Cochlear implants (CIs) have been proven to provide an access to the speech signal in profoundly deaf children who derive no benefit from hearing aids (HAs). CIs do not restore normal hearing, but are individually programmed to provide the recipient with hearing sensitivity within the speech range [7]. A substantial number of studies have demonstrated that the use of CIs can facilitate the development of speech and language skills in children who are prelingually deaf.

The extent of SI is likely to be an indicator of the auditory perceptual benefits received from sensory aids in young sensory aid recipients [8]. Thus, improvements in intelligibility after CI fitting can provide indirect evidence of sensory aid benefit. In contrast, a lack of improvement in SI might indicate that children are not receiving full benefit from their sensory aids. In the population of prelingually deaf CI recipients, the frequently considered factors to individual variability include age at implantation, duration of CI use, and communication mode [9].

Intelligibility scores can provide important supplemental information for decisions regarding the adjustment or replacement of sensory aids [10]. To our knowledge, no previous study has been conducted to assess intelligibility scales of speech of Arabic speaker prelingual CI children until now. Therefore, the aim of this study was to explore the different variables that might affect the intelligibility of speech in prelingual CI candidates to achieve the maximum benefit for SI.

  Participants and methods Top

The current study was conducted on 30 prelingual children, 13 (43.3%) boys and 17 (56.7%) girls, with an age range of 6-10 years and a mean age of 7.9 ± 1.3 years at the time of performing the study. The participants were born deaf or had lost their hearing in the first 2 years of life. Their severe to profound sensorineural hearing loss was confirmed by age-matched hearing evaluation. All candidates were recruited from Ain shams University hospitals from March 2011 to August 2013 after obtaining consent from their parents. All candidates were of average mentality according to the Stanford-Binet Intelligence Scale test [11]. Their total language age was 3 years or more and they were capable of speaking a mean of at least three-word-length sentences as assessed by the Arabic language test [12]. Patients with visual impairments or brain damage were excluded.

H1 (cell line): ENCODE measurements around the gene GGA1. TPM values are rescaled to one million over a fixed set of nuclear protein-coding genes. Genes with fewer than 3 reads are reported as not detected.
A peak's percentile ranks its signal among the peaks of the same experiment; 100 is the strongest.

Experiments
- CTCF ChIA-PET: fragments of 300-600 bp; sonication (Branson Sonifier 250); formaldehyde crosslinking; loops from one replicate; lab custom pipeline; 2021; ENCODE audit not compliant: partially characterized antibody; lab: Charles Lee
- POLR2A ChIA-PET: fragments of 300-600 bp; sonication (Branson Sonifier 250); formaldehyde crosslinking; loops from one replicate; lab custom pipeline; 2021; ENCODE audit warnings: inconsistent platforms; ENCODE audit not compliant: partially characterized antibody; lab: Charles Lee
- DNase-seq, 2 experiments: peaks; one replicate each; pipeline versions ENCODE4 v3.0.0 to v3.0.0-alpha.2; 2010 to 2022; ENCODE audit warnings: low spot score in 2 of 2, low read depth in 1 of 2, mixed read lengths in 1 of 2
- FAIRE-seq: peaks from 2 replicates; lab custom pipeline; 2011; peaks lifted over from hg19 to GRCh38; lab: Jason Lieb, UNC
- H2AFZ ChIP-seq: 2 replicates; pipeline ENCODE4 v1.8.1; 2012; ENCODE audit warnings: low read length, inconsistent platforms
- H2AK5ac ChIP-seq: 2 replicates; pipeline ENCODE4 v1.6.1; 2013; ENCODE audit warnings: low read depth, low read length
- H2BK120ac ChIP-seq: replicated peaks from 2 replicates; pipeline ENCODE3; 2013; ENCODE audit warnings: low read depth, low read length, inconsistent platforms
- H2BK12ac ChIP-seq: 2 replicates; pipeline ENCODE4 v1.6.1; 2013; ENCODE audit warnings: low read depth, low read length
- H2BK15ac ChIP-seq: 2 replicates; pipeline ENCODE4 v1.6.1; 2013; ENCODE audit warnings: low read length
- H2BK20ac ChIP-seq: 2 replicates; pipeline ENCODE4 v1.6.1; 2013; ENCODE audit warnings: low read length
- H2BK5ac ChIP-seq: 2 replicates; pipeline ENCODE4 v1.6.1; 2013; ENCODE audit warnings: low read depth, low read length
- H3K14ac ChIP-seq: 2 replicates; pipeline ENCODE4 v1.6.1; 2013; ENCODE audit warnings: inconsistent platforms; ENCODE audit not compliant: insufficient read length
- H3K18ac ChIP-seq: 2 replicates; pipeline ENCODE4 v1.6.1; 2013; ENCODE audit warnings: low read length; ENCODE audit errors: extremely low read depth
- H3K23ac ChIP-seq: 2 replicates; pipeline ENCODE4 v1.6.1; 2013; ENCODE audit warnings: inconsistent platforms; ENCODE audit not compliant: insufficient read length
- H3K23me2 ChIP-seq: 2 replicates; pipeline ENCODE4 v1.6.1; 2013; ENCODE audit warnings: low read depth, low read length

All participants were fitted with bilateral HAs before performing the CI with a mean duration of 2.6 ± 1.7 years and had been receiving preimplantation language therapy for a mean duration of 2 ± 1.6 years. All children were unilaterally implanted either with Medel Sonata or Cochlear Freedom CI system. Their ages at implantation ranged from 4 to 9 years, with a mean of 6.2 ± 1.5 years. They had been receiving regular language sessions after implantation twice weekly at the Phoniatric Unit, Ain shams University hospitals, for a duration ranging from 1 to 3.8 years, with a mean of 2.2 ± 1 years.

The participants were divided into four subgroups on the basis of the following variable parameters:

  1. Age at implantation (A): this was further divided into two subgroups, subgroup A1 (≤5 years) and subgroup A2 (>5 years).
  2. The duration of preimplantation language therapy (B): this was further divided into two subgroups, subgroup B1 (≤1 year) and subgroup B2 (>1 year).
  3. The duration of wearing the HA before implantation (C): this was further divided into two subgroups, subgroup C1 (≤1 year) and subgroup C2 (>1 year).
  4. The duration of postimplantation language therapy after implant (D): this was further divided into two subgroups, subgroup D1 (≤2 years) and subgroup D2 (>2 years).

All candidates were evaluated according to Ain Shams Phoniatric Unit's protocol for language assessment [13]. Aided response was evaluated in all children using CIs in free field to ensure within-normal aided response. Children with unsatisfactory aided response were excluded from this study.

All participants were subjected to the Arabic Speech Intelligibility test [14]. The test is designed to provide an estimation of the overall SI. It provides the examiner with a final score in percentage, which is meant to be an objective measure of a child's SI. It is composed of three picture sets (front consonant monosyllabic words, back consonant monosyllabic words, each consisting of 20 cards, and 10 cards of action verb sentences). The child is asked to name the pictures (which the listeners cannot see) correctly enough that the listener can identify which word among the cards the child is trying to say. The score may denote unintelligible speech (0-29%), poorly intelligible speech (30-50%), fairly intelligible speech (51-66%), good intelligible speech (67-84%), and excellent intelligibility (85-100%).